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Nona Garson
By Lauren R. Giannini
Nona Garson has experienced the entire spectrum
of excitement, thrills and disappointments offered by
international grand prix jumping without ever losing her
positive attitude. Her passion for horses dates back to her
childhood and it’s probably stronger than ever today: she
still competes in hunters and jumpers, balancing her riding
with teaching, literally showing her students how to get the
job done.
Nona’s ‘curriculum vitae’ includes the 1998 World
Championships and 2000 Olympics. She rode on the team
that won the Nation’s Cup Finals at Spruce Meadows,
earned multiple leading lady rider titles (Aachen, Royan,
Gijon, Helsinki, won back-to-back Jaguar $100,000 Gold
Cups (’98 and ’99) and garnered the 1999 American Grand
Prix Association Championship. Her international career
took off when she piloted Derrek to a surprising win in the
selection trials for the 1995 Pan American Games where
they earned team bronze.
Rhythmical was Special
It was probably her partnership with Rhythmical that
made Nona a champion in every sense of the word even
if an Olympic medal eluded her. The 15.2hh Budyonny
gelding, 10 when she got him in 1995, was talented but not
easy and oh, how they clicked. That he had been traded
with two other horses for 150 used washing machines
added to his ‘rags to riches’ charm. At Sydney in 2000,
Rhythmical had problems with footing that severely
affected his jumping. The US fnished out of the medals in
sixth place – Rhythmical went on to win several more grand
prixs after that – but the Olympic experience carried great
benefts in terms of what Nona learned.
“In order to be successful in show jumping, you have to
learn to roll with the punches,” says Nona. “Unfortunately,
several horses had trouble with the footing, not just
Rhythmical. The very frst horse and rider combination in
the ring slipped and fell and the man broke his back. The
footing affected some horses far greater than others, mine, being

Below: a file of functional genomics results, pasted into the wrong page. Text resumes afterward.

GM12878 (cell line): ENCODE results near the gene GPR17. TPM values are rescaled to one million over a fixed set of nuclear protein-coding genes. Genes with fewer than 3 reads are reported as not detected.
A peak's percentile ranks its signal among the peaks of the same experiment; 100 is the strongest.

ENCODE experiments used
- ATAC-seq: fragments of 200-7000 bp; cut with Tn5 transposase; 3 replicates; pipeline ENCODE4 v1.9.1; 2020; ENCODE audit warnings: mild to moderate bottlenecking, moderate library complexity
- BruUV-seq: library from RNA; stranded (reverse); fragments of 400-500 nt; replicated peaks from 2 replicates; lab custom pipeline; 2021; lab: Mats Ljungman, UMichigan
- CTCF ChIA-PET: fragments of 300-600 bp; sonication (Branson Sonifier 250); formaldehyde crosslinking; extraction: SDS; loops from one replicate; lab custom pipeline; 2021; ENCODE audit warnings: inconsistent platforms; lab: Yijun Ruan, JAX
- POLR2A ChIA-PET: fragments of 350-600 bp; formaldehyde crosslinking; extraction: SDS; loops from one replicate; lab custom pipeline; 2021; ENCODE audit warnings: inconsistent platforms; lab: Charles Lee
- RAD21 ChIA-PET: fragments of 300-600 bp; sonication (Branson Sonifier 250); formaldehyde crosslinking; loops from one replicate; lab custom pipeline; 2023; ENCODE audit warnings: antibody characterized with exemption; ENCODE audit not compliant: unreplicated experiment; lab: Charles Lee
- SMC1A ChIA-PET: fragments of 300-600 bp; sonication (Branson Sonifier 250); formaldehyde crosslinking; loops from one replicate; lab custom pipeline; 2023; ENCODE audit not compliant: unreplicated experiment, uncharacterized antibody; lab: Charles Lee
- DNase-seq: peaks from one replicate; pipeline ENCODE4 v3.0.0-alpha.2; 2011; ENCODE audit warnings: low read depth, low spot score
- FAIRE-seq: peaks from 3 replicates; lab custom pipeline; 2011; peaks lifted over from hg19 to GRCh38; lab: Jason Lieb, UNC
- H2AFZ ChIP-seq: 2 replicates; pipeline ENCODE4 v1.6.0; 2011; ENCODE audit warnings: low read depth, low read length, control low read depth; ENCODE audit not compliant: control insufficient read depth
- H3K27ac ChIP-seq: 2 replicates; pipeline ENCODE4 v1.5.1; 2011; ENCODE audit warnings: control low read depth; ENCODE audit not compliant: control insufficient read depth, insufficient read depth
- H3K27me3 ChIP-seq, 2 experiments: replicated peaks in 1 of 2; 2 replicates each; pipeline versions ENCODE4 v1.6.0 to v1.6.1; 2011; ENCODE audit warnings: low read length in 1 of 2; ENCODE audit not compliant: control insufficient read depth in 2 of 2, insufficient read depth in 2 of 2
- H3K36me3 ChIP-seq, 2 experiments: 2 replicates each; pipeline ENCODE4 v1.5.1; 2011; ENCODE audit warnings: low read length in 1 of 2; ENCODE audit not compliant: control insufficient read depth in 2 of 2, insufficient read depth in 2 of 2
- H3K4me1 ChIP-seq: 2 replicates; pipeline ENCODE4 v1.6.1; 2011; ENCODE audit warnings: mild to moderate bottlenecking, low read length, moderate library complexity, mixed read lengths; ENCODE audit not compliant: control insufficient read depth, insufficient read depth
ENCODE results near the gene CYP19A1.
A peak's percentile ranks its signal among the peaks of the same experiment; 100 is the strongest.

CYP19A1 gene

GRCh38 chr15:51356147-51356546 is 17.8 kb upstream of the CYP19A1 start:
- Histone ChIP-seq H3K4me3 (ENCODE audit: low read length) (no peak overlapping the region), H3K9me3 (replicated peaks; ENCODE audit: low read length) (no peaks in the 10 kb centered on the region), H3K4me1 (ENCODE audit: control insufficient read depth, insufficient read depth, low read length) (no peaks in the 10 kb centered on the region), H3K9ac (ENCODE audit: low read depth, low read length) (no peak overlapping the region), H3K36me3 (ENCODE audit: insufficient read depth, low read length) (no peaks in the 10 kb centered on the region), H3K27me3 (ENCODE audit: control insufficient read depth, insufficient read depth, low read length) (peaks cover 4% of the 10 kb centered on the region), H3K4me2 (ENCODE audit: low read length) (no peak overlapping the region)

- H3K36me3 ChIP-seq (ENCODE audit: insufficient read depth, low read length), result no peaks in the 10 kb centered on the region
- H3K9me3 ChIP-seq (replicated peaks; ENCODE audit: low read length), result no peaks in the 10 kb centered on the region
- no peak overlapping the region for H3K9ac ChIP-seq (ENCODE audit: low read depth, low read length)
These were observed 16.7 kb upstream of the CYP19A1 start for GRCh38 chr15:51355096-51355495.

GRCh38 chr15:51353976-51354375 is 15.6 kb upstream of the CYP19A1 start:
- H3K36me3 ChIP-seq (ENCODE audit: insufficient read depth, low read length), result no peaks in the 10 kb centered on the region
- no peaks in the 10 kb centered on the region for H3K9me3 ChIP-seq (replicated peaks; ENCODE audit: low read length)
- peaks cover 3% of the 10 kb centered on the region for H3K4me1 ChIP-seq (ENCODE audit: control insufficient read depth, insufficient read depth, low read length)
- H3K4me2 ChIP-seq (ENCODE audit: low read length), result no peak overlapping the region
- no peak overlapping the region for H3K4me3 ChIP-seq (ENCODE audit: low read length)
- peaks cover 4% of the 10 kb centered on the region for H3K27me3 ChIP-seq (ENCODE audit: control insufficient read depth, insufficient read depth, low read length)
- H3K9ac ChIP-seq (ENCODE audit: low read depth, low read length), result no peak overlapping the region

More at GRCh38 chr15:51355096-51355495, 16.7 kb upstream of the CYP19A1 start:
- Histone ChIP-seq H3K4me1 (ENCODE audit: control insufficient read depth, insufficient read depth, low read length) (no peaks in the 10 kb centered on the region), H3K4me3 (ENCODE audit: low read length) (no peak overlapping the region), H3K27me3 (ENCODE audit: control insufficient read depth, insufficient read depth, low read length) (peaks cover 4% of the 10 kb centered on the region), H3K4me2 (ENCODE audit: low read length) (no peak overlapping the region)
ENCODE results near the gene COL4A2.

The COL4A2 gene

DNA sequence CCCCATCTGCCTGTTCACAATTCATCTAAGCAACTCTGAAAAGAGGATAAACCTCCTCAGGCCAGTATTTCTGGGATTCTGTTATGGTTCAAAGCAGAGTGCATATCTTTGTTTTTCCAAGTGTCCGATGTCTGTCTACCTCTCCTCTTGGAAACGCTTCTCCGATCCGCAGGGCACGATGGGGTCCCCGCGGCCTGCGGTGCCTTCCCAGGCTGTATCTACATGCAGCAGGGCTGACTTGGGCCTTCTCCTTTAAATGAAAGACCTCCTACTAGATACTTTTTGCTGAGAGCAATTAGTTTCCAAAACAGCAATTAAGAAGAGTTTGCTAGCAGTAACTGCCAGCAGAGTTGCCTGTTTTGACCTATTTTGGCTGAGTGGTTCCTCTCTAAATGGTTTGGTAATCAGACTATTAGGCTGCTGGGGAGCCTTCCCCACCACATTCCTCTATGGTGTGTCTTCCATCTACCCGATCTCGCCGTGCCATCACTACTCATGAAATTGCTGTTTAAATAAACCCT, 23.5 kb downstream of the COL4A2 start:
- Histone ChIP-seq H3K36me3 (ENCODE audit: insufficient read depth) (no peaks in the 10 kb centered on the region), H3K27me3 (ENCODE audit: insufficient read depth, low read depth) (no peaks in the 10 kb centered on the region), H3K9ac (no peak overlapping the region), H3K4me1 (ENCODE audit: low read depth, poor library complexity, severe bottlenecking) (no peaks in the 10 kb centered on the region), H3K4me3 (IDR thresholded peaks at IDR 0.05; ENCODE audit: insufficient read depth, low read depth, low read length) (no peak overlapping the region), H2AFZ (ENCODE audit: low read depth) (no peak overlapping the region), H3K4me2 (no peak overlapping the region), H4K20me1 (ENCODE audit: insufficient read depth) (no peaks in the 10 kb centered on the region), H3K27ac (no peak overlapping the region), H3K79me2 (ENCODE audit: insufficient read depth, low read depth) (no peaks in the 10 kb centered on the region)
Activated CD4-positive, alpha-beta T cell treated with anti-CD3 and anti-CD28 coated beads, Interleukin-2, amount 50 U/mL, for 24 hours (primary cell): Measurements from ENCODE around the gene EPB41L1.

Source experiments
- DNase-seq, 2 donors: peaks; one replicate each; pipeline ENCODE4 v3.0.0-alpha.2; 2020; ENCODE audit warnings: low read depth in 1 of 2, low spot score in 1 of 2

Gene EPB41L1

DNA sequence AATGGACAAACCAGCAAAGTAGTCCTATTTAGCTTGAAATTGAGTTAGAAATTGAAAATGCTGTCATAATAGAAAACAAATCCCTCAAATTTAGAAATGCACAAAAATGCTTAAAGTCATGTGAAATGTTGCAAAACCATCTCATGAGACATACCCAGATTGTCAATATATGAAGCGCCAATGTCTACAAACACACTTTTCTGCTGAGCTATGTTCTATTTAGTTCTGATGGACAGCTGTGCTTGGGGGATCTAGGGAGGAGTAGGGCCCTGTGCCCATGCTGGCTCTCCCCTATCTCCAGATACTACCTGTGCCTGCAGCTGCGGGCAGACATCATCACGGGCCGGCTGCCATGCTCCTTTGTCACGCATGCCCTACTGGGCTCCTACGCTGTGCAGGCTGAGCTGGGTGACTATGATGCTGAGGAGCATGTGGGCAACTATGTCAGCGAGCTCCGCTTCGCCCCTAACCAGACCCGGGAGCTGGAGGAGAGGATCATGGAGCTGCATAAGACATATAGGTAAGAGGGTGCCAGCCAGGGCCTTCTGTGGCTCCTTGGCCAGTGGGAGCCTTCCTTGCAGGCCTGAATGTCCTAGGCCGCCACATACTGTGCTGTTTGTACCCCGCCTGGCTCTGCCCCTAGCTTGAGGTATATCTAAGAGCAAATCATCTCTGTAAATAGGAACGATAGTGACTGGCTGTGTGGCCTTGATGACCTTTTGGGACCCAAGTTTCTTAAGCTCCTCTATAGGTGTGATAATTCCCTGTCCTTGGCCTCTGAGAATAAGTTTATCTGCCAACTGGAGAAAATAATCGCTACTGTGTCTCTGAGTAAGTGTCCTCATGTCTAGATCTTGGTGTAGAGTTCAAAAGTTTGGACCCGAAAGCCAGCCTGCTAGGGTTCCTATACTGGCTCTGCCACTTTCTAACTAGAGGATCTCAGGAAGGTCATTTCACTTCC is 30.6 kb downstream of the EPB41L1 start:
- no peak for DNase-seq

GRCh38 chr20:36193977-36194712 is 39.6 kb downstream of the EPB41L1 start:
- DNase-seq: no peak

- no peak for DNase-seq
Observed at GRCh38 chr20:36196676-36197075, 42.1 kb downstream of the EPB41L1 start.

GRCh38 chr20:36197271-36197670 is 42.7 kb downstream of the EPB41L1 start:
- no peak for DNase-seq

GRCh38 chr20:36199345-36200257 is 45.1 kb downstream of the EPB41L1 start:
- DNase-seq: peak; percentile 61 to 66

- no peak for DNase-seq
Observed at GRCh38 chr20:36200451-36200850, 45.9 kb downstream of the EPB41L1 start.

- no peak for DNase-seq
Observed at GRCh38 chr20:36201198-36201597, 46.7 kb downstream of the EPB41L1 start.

one of them. He’s such a little tiny horse. That’s horse sports.
There are things out of your control all the time when you’re riding
and competing. You just have to deal with it to the best of your
Teaching and Clinics
Nona brings lots of “been there, done that” experience to her
teaching, and her clinics are very popular and the upcoming one
at The Ridge in Wellington, Dec. 11-12 would make a super early
Christmas present. There will be sections jumping 2’6 to 3 foot, 3
to 3’6, and 3’9 and above for the jumper riders. Best of all, each
rider can bring an auditor.
“I’ll have all levels of riders. My frst
section will be 2 to 2’6 so kids on ponies
can come, and it’s not just for jumpers –
I have a great background in hunters,
too,” says Nona. “We’ll do some general
drilling, fat work, some gymnastics and
work on tips for dealing with little problems
they might be having, ring tips from my
experiences of 40 years of competing on
horses in the ring. The clinics are great,
because you don’t always get a chance to
work with different people. You and your
trainer have a long time relationship, and
clinics give the kids a chance to hear the
same thing that their trainer is telling them,
but in a slightly different way.”
Nona focuses on the whole package.
She believes that’s it’s important to teach
people to respect their horses, to have a
positive attitude and to learn to be in the
right position so the horse can perform
Nona Garson leads a course walk. Over the years she has coached a number of
successful juniors, including Darren Graziano, Katrina Woods, Dana Rizzo and
Jessica Herzog, to name a few
Nona Garson and Rhythmical: the little horse airs a big fence in